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Last night’s performance by Bud Smith really illustrated for me one
of the difficulties of being a major-league manager. Smith, as you probably
know, no-hit the Padres last night in just his tenth major-league start,
becoming the second Cardinal rookie in three years to throw a no-hitter
(Jose Jimenez in 1999).

The hard part for Tony LaRussa was allowing Smith to complete the game.
Smith tossed 134 pitches, a figure that would normally have us screaming for
LaRussa’s head, given Smith’s age (21) and his talent level. Of course, last
night wasn’t an ordinary circumstance; no-hitters never are. Smith entered
the ninth inning having thrown 114 pitches, a reasonable figure, and if he
hadn’t been gunning for history, I would have endorsed his removal.

The situation, though, dictated a looser hand. Pitchers don’t often get the
opportunity to throw no-hitters, and allowing a pitcher to complete one
falls comfortably into the category of reasons to exceed a safe pitch count.
Smith went to deep counts on the first three hitters in the ninth inning,
walking D’Angelo Jimenez in the process, before getting Phil
Nevin
to ground out on a 2-1 pitch to end the game.

For all our ranting about pitcher abuse, we fully realize that there are
situations in which an individual game’s importance takes precedence. A few
years ago, Jaret Wright was worked hard down the stretch and in the
postseason as the Indians went to the World Series. Tim Hudson threw
a lot of pitches in getting the A’s close to the postseason in his rookie
year of 1999, and then again in September of 2000. There were good reasons
to push these pitchers, despite their age and inexperience: team goals can
be placed in front of individuals’ needs.

There’s a big difference between these cases, and pushing a pitcher into the
high 120s or low 130s just to get him a complete game, or to "build his
confidence." Last year’s Ruben Quevedo fiasco, or the more
recent Paul Wilson debacle, don’t carry the justification that last
night’s Smith start, in the middle of pennant race, does.

Tony LaRussa has the luxury that this is September, and with some extra
pitchers lying around, he can push Smith’s next start back a day and even
limit his pitch count in his next outing. Smith threw 15 more pitches last
night than his previous major-league high, and did scuffle a bit in the
ninth inning, so here’s hoping that’s exactly what LaRussa does.

I can’t criticize LaRussa for allowing Smith to complete the game, and I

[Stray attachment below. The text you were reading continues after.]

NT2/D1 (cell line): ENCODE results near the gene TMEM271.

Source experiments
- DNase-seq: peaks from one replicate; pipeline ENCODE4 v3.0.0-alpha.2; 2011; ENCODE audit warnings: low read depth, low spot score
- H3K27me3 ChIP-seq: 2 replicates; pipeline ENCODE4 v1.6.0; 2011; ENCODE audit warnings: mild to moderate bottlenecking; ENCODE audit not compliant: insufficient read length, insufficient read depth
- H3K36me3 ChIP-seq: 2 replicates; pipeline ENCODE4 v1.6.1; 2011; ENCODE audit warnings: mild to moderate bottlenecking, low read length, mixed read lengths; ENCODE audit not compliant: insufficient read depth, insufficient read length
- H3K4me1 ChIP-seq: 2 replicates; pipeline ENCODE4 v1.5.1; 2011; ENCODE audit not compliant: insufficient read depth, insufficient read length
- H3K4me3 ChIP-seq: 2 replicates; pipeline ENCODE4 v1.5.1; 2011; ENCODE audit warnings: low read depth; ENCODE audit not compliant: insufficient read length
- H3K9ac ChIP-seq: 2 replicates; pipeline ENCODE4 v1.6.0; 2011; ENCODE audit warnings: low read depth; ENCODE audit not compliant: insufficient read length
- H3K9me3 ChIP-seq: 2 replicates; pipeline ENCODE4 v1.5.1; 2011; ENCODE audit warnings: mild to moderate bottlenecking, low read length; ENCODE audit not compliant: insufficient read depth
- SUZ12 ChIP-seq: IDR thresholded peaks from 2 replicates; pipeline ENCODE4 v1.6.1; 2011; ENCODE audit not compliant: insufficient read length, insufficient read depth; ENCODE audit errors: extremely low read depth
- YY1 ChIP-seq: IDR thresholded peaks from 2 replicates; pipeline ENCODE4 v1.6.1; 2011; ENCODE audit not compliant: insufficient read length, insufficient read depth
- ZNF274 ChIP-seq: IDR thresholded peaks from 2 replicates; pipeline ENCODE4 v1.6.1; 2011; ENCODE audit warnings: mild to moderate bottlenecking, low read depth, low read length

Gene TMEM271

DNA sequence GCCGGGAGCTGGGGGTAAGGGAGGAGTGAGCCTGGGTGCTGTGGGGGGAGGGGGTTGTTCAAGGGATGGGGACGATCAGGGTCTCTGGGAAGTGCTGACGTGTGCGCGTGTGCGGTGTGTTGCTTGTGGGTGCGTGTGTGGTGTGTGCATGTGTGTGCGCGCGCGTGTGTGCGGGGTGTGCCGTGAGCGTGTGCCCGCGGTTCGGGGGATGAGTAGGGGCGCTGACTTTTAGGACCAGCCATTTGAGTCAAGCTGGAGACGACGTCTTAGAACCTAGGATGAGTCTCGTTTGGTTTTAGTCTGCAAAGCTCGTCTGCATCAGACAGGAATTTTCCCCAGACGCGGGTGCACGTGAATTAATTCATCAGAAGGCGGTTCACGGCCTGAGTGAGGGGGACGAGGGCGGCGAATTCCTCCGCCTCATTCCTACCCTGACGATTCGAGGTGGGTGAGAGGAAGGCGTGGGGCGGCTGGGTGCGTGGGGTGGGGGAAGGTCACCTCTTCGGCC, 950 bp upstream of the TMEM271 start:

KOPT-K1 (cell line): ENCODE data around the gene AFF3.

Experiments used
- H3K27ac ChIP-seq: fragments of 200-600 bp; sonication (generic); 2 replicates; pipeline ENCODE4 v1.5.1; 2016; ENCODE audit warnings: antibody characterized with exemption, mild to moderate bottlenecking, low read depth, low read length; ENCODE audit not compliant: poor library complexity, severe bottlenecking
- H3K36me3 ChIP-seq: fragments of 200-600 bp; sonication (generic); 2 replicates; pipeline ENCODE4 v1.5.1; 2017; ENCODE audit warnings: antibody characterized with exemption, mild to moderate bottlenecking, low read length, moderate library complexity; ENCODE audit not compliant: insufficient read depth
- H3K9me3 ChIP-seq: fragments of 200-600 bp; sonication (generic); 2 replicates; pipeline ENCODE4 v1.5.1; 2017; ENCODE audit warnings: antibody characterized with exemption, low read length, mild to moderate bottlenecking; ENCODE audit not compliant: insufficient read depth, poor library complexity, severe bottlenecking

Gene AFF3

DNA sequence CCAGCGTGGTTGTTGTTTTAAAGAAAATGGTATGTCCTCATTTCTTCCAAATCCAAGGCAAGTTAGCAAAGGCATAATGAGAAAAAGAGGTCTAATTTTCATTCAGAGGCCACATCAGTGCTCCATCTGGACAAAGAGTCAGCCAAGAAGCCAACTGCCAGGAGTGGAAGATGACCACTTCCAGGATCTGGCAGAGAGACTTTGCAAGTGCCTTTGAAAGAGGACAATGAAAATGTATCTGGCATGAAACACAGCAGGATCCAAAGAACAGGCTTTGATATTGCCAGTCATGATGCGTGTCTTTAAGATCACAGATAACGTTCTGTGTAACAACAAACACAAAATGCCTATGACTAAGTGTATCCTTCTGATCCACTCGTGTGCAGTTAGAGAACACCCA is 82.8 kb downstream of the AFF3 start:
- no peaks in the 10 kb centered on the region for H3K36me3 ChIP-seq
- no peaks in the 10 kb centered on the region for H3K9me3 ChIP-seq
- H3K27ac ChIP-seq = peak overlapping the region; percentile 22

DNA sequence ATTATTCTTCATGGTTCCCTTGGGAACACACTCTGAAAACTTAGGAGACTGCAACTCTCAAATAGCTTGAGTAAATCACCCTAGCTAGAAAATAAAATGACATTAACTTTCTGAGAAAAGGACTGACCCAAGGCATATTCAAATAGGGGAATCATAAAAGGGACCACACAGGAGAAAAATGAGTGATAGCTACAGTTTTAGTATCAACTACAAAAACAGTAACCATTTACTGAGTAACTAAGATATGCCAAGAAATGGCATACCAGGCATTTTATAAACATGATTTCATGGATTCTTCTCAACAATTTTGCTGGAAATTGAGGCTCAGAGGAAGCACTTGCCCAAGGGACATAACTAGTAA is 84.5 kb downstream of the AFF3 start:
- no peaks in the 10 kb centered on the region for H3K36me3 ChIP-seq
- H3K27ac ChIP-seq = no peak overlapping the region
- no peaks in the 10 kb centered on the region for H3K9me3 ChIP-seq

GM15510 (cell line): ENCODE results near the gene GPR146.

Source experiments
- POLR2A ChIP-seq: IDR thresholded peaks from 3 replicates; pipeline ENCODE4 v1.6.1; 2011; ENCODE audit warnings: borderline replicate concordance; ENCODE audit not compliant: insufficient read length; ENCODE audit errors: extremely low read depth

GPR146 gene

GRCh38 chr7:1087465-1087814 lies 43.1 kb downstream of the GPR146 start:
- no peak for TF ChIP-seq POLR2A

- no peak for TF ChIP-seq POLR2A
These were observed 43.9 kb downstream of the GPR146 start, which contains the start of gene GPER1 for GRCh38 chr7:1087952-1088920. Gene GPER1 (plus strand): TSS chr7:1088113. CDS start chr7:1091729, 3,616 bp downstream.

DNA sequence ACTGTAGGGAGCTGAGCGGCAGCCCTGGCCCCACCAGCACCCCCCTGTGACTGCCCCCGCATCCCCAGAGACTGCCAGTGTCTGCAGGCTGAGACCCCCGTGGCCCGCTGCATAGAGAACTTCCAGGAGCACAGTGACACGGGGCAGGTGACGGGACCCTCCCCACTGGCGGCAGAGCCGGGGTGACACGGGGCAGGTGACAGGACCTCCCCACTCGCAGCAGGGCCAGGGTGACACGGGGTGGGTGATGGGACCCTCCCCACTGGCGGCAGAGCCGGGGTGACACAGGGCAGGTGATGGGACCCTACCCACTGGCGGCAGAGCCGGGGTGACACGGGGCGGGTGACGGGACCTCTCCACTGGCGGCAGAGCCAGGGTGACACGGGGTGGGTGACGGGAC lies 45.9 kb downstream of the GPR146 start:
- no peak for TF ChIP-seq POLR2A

would not criticize him had he elected to remove Smith at some point. I’m
actually pretty sure LaRussa would have removed Smith had he failed to
retire Ryan Klesko with one out in the ninth, as much over concern
about losing the game as to protect Smith’s arm. It was a tough situation
for LaRussa, and a good reminder that not every decision has clear right and
wrong sides.

For another perspective on last night’s game, I’ll turn the column over to
Craig Elsten. Craig is the co-host of the Padres pre- and post-game shows on
flagship radio station KOGO (www.kogo.com)
in San Diego, and a longtime friend. He was at the game, and sent in this
report:


After last night’s game, a couple of callers to the Padres postgame show
expressed outrage that a "Quadruple-A pitcher" could throw a
no-hitter against San Diego. First of all, BP readers know that Bud Smith is
anything but a fringe pitcher. Smith, in fact, threw TWO no-hitters in the
minor leagues last year, albeit of the seven-inning variety.

The young left-hander lulled the Padres to sleep at the plate. Seven Padres
struck out, but five of the seven were caught looking. Only three balls were
hit hard all night: a liner off the bat of D’Angelo Jimenez found the glove
of Edgar Renteria in the third inning; Ray Lankford hit an
opposite-field drive to the middle of the warning track in left-center in
the fifth; and Bubba Trammell just got under a pitch in the seventh,
again flying out to the warning track in left. Other than that, Smith was
effective, although anything but dominant.

Watching the game from the press box, it was hard to understand why San
Diego was failing. Watching the highlights afterward, it became easier to
understand. Smith had impeccable control of his 86-88 mph fastball, and used
his heater to set up a deceptive, dropping change-up. His curve was an
afterthought, although Smith was unafraid to throw it in the most dire of
circumstances. With one out in the ninth, Jimenez on second base, and Ryan
Klesko at the plate with a 3-1 count, Smith dropped a hook on the inside
corner, freezing Klesko, who had turned his back on the pitch. The ability
to throw your third pitch for a strike, behind in the count, with a
no-hitter on the line–never mind the ballgame–is impressive.

Joe Sheehan is an author of Baseball Prospectus. You can contact him by
clicking here.